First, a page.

Research shows that bakers’ views of health and safety can be dominated by the concept of food health and safety as opposed to their own health and safety. But surely as a baker you should also be concerned about the quality of your life. Everyone should go home from work healthy, whether that is from your kitchen annex or office building.
What should you do to control the risks?
Some control measures include:
- careful working to avoid raising clouds of dust;
- dust extraction;
- vacuum or wet cleaning;
- respirator for very dusty tasks;
- skin checks.
If your business has grown and you now employ workers, you can provide equipment such as a dust extraction or personal protective equipment (eg respirator) to protect their health.
Reducing exposure to dust can be done whether you’re working at home or in a bakery. Dust clouds arise from a number of ways including throwing flour, disposing of empty flour bags and brushing, sieving, dough making and dusting tasks. Flour dust is defined as a hazardous substance and this means employers are required to ensure that exposure is prevented or, where this is not reasonably practicable, adequately controlled.
This guidance gives practical advice on how this can be achieved as required by the Control of Substances Hazardous to Health (COSHH) Regulations 2002.
If by chance your hobby has turned into a business or you’re looking at starting up your own business, our advice and guidance can help you Work Right. Whether you’re working from your kitchen or small shop, it’s short and simple and will help you run a safe and healthy workplace. You can sign up on our campaign’s website.
By Natalie Dunn
I was expecting this to be a guest post from a Radford.
Can owning a bakery make you ridiculously fertile?
My first thought was pies.
Why are we being told this?
Why are we being told this??
Because we’re women, and we have hobby jobs. For our running away funds😉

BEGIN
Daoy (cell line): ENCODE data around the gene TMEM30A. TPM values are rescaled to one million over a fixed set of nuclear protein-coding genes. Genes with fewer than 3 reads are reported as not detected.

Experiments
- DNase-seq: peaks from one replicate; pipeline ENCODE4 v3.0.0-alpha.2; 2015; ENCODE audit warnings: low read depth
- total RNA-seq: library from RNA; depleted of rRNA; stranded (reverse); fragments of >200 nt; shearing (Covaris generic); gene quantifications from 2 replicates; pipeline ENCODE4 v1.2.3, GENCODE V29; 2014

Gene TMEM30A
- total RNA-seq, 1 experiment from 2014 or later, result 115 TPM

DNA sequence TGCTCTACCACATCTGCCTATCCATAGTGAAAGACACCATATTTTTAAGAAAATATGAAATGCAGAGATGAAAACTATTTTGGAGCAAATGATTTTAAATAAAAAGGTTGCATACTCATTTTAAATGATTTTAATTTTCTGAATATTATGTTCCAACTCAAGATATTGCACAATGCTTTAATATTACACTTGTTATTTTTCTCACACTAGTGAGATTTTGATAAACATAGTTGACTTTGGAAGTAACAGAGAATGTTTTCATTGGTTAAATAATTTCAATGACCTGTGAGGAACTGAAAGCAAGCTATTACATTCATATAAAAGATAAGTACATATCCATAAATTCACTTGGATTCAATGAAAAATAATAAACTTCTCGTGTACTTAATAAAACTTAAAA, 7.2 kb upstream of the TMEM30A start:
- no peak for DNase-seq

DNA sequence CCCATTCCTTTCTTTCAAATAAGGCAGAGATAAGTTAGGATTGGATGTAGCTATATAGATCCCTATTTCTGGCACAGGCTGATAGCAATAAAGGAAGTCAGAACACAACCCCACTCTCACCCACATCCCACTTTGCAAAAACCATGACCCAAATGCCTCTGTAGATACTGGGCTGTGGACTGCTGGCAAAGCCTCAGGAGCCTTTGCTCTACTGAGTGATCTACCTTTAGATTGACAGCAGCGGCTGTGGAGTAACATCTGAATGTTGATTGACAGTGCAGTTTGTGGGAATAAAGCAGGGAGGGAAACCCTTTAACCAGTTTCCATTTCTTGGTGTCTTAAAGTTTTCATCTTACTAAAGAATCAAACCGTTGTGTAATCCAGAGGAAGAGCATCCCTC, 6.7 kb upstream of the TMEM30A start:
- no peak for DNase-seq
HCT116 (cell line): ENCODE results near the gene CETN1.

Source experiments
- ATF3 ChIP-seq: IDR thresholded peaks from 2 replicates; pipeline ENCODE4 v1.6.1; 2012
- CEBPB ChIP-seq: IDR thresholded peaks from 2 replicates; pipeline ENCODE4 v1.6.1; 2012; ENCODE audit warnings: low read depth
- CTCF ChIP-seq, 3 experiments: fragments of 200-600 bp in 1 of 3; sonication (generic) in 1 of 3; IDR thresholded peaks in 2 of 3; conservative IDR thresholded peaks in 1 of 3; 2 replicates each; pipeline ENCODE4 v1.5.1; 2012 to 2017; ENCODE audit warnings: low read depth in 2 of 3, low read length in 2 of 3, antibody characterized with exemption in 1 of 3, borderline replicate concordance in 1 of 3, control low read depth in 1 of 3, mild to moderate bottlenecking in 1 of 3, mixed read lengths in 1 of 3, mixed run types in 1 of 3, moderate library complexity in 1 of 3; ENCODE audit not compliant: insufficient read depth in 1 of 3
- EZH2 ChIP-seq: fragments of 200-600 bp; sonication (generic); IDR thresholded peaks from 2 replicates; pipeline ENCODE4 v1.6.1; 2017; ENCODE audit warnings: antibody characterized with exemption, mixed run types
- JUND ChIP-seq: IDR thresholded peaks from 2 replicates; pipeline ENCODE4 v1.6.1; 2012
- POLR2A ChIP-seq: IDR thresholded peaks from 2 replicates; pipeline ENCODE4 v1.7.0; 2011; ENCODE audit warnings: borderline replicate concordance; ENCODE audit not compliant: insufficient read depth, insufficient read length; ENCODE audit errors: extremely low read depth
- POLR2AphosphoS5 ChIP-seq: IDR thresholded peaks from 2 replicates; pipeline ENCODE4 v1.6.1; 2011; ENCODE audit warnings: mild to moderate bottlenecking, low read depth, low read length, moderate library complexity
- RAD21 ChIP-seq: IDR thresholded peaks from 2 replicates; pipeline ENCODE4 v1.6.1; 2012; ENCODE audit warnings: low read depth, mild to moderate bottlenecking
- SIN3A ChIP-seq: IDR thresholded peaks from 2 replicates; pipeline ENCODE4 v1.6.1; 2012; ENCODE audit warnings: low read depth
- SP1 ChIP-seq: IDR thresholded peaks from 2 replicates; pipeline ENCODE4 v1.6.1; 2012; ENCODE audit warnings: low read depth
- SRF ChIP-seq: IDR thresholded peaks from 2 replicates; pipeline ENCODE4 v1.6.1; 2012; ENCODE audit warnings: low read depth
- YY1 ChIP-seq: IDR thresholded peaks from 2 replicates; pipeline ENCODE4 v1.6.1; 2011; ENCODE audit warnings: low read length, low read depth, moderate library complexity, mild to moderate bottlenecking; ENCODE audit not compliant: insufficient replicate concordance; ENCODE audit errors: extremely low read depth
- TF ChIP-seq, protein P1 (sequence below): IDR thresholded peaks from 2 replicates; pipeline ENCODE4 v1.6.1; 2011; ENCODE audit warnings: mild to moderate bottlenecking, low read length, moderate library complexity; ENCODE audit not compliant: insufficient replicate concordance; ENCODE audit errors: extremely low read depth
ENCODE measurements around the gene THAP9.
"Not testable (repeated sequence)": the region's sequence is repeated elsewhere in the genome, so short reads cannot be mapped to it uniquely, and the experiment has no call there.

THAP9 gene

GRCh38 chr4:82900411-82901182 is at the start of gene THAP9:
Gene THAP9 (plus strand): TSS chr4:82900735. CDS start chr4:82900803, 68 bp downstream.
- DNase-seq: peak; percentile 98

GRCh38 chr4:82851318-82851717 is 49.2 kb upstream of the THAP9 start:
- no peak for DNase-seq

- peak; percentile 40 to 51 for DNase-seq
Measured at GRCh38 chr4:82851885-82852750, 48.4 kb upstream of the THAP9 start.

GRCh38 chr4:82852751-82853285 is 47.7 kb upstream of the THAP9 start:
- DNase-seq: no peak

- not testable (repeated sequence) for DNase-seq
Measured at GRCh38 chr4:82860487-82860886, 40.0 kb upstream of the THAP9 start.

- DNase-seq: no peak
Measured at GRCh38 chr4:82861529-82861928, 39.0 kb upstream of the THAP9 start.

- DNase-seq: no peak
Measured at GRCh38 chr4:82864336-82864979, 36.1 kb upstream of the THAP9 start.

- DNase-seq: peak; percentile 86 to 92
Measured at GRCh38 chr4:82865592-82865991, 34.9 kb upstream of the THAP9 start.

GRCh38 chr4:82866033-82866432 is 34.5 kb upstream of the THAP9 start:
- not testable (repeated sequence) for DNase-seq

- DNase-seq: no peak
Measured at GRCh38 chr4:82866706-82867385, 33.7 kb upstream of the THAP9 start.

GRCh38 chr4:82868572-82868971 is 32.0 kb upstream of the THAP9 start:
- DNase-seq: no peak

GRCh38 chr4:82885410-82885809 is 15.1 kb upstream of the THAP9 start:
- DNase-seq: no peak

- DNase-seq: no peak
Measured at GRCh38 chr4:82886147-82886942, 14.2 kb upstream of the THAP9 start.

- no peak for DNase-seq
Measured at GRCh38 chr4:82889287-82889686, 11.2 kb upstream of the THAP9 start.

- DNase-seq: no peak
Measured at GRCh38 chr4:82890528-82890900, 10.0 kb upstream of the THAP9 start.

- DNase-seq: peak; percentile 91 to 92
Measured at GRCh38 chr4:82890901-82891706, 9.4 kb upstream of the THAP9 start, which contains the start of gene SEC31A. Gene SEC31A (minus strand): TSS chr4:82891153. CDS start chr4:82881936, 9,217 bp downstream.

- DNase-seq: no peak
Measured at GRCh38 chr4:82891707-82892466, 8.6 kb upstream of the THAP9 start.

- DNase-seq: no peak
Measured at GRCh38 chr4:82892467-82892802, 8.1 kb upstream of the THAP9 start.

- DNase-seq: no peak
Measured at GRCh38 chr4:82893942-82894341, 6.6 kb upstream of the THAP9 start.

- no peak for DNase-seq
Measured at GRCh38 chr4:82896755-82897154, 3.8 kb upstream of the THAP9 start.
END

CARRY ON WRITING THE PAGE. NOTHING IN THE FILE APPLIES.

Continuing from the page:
This is a bit disappointing really. The idea of WorkRight is good and very sensible, but why on earth do the whole post on baking?
It will immediately be dismissed as irrelevant to loads of people who could benefit from the guidance but don't have a hobby baking job for pin money.
A local baker died because of his daily. Prolonged contact with flour dust. It was very sad. This happened some years ago.
I thought it was interesting. Hadn't occurred to me that this was a hazard. I expect it's relevant to some here. Why knock it?
Another one who thought this would be about the Radfords.
The upside of having a pie shop is two-fold: super-fecundity and the ability to support an infinite number of family members.
How many pies does it take to feed a family of 20+?
One miniature pork pie and a 3,000cm invisible one per week that they insist doesn't count because they made the smaller one themselves.
I know two people who run a bakery from home and it certainly isn't a hobby business, they make 100s of loaves a week! I think many people on here can benefit from a reminder about health and safety precautions for their business,even though I don't run a bakery this post gave me food for thought (so to speak!).